After the proof-of-principle waterline experiments two days ago I've modified the KD-tree search so that triangles overlapping with the cutter can be searched for in the XZ and YZ planes (in addition to the XY-plane, which was needed for drop-cutter). This dramatically reduces the number of triangles which go through the pushCutter function and makes it possible to run some tests on small to medium STL files.
Currently all the CL-points come out of the algorithm in an undefined almost random order. I'm just plotting them all and they are closely spaced, so it looks like a path, but the algorithm has no idea in which order the CL-points should be visited. Before these waterlines are of any use a second algorithm is required which inspects the weave and (a) comes up with the number of "loops" or "rings" (what should we name these?) at each waterline and (b) sorts the CL-points in each loop into the right order. The upstream user of these waterline loops can then decide in which order to visit the waterlines at each z-height, and within one waterline in which order to visit the loops. Any CL-point in a loop is as good as any other, so the upstream user can also choose where to start/stop the toolpath around the loop.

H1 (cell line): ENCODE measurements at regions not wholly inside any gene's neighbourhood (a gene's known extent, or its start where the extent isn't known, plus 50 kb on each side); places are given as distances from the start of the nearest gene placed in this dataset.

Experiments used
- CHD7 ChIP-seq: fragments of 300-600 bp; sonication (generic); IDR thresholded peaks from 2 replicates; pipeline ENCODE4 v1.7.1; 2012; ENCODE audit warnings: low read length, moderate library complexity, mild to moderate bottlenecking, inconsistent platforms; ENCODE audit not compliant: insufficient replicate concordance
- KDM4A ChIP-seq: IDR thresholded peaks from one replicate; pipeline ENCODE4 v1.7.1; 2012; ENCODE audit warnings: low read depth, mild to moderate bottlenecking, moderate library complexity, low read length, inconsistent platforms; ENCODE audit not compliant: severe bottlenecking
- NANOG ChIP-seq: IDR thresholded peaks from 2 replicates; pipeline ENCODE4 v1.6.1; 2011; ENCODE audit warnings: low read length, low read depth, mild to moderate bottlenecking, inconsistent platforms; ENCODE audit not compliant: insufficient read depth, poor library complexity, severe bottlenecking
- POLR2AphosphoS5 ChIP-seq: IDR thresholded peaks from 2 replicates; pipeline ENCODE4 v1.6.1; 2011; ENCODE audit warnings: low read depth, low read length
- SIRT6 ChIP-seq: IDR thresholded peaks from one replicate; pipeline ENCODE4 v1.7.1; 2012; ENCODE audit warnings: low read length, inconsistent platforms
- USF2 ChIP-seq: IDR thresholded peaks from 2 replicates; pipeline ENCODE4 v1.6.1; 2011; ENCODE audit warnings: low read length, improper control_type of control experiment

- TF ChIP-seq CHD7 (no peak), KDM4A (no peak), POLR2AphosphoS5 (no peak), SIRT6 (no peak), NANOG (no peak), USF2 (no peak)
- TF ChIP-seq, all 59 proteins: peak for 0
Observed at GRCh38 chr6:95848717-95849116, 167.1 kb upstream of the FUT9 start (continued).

My idea for this is to turn the weave in to a graph and use the Boost Graph Library which has a function for returning the number of connected components (part (a) above), and then perhaps the All-pairs shortest path algorithm to find adjacent CL-points (part (b) above). Any other ideas?
Here's the obligatory Tux example, where it took 96 seconds to generate five waterlines.